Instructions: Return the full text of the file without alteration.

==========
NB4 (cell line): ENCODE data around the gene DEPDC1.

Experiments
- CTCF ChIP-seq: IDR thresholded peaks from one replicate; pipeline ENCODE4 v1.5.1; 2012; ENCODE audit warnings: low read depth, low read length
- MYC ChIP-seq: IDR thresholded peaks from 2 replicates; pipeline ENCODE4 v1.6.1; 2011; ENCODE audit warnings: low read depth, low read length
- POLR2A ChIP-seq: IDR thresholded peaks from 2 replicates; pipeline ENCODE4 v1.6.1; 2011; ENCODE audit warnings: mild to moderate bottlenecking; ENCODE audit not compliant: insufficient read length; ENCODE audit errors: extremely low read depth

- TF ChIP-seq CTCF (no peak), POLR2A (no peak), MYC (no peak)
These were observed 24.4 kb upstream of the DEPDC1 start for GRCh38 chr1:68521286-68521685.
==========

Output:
NB4 (cell line): ENCODE data around the gene DEPDC1.

Experiments
- CTCF ChIP-seq: IDR thresholded peaks from one replicate; pipeline ENCODE4 v1.5.1; 2012; ENCODE audit warnings: low read depth, low read length
- MYC ChIP-seq: IDR thresholded peaks from 2 replicates; pipeline ENCODE4 v1.6.1; 2011; ENCODE audit warnings: low read depth, low read length
- POLR2A ChIP-seq: IDR thresholded peaks from 2 replicates; pipeline ENCODE4 v1.6.1; 2011; ENCODE audit warnings: mild to moderate bottlenecking; ENCODE audit not compliant: insufficient read length; ENCODE audit errors: extremely low read depth

- TF ChIP-seq CTCF (no peak), POLR2A (no peak), MYC (no peak)
These were observed 24.4 kb upstream of the DEPDC1 start for GRCh38 chr1:68521286-68521685.